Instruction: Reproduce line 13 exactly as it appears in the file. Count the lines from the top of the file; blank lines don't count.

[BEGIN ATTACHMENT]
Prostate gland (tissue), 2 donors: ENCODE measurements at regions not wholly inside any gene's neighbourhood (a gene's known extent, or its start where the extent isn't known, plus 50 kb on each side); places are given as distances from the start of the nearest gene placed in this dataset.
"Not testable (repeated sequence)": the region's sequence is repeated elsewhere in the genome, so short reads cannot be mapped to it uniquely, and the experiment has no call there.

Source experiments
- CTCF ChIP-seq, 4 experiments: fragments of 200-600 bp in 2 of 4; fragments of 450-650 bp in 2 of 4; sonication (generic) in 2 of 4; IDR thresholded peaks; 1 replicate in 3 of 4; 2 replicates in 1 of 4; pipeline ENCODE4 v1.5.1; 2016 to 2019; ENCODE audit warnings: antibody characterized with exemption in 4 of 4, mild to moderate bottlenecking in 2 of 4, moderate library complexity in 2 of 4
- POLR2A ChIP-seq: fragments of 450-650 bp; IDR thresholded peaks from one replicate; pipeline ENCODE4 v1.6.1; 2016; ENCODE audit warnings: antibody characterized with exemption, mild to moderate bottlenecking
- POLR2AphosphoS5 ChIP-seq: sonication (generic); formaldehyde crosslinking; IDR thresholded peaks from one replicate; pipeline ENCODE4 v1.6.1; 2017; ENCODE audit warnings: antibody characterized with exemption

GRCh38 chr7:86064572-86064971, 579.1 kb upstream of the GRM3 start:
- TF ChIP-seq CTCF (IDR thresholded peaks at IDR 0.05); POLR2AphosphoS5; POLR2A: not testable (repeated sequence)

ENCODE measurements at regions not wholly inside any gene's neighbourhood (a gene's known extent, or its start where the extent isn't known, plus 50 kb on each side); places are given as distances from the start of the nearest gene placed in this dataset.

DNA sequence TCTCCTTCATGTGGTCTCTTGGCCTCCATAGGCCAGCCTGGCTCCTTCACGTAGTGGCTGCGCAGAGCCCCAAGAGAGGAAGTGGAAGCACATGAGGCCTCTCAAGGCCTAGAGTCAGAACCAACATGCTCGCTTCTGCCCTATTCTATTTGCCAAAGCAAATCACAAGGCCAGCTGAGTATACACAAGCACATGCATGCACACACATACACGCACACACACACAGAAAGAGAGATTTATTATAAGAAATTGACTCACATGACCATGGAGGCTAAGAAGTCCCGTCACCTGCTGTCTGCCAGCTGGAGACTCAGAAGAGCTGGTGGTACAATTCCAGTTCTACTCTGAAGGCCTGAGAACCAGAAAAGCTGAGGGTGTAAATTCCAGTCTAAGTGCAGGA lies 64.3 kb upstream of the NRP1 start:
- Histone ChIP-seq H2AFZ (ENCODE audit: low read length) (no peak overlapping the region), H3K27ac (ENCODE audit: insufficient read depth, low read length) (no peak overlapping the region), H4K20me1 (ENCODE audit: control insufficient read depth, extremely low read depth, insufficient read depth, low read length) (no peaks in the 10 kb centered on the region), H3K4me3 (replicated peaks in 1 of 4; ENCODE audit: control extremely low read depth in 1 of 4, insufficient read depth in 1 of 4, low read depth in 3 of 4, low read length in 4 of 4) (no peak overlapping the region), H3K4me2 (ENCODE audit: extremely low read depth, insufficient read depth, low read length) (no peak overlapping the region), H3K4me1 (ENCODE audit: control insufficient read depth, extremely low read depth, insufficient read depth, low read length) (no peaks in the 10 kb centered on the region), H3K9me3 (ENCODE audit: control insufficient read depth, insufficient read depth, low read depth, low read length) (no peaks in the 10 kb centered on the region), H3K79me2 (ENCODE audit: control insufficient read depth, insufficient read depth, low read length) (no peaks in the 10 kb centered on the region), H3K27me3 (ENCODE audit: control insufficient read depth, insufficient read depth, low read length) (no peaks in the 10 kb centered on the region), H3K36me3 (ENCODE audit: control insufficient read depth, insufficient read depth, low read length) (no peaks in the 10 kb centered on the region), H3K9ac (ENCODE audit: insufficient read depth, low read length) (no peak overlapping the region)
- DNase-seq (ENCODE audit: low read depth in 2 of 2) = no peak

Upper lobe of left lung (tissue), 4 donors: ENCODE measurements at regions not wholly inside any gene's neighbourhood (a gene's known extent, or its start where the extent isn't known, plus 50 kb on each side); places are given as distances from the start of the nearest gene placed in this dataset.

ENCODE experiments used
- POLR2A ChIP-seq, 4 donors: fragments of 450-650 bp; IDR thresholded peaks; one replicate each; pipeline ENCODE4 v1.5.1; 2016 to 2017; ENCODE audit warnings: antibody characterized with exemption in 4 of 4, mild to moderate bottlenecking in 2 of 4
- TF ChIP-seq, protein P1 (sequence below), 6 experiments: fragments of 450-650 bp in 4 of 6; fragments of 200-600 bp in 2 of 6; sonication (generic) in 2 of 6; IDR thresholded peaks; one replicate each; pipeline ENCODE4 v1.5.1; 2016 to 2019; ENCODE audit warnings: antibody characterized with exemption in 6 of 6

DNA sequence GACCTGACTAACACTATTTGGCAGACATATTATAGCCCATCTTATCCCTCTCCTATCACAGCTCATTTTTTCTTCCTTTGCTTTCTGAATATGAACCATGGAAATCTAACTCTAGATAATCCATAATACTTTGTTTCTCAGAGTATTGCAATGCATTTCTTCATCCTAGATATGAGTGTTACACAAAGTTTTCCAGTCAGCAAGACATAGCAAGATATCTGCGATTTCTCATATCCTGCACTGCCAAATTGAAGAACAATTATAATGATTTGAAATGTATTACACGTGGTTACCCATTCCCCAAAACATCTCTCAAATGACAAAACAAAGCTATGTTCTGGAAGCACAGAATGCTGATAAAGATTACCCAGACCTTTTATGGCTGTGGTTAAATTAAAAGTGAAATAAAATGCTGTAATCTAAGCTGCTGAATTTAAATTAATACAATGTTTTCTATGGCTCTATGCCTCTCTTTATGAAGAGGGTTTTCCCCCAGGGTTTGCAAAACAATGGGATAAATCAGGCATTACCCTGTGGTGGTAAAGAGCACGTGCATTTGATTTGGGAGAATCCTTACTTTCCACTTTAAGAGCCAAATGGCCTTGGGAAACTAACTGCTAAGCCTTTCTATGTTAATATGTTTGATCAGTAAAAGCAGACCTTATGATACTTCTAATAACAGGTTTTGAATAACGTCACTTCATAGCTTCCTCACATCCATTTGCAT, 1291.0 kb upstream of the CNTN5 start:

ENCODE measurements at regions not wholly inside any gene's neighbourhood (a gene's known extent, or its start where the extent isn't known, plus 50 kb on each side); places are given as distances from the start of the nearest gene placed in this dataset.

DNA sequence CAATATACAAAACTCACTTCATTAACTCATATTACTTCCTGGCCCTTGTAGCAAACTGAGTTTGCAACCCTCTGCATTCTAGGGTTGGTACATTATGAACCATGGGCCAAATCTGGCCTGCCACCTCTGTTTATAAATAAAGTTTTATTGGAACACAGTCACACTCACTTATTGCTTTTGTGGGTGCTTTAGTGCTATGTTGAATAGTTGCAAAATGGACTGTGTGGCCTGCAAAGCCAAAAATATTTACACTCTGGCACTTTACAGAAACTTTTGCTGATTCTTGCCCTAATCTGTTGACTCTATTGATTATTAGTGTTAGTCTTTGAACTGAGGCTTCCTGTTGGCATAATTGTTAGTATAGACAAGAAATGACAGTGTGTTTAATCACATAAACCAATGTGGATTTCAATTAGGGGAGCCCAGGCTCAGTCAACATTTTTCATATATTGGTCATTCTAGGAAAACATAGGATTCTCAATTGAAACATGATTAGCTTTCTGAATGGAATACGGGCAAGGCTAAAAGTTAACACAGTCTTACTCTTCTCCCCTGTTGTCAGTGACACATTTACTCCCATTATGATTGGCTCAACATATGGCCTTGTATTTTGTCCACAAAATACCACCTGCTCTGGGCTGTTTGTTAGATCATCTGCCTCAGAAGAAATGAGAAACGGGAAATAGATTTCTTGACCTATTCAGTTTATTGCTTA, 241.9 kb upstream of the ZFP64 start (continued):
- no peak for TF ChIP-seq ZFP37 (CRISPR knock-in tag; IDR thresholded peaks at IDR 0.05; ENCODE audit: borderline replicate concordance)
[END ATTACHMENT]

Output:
Upper lobe of left lung (tissue), 4 donors: ENCODE measurements at regions not wholly inside any gene's neighbourhood (a gene's known extent, or its start where the extent isn't known, plus 50 kb on each side); places are given as distances from the start of the nearest gene placed in this dataset.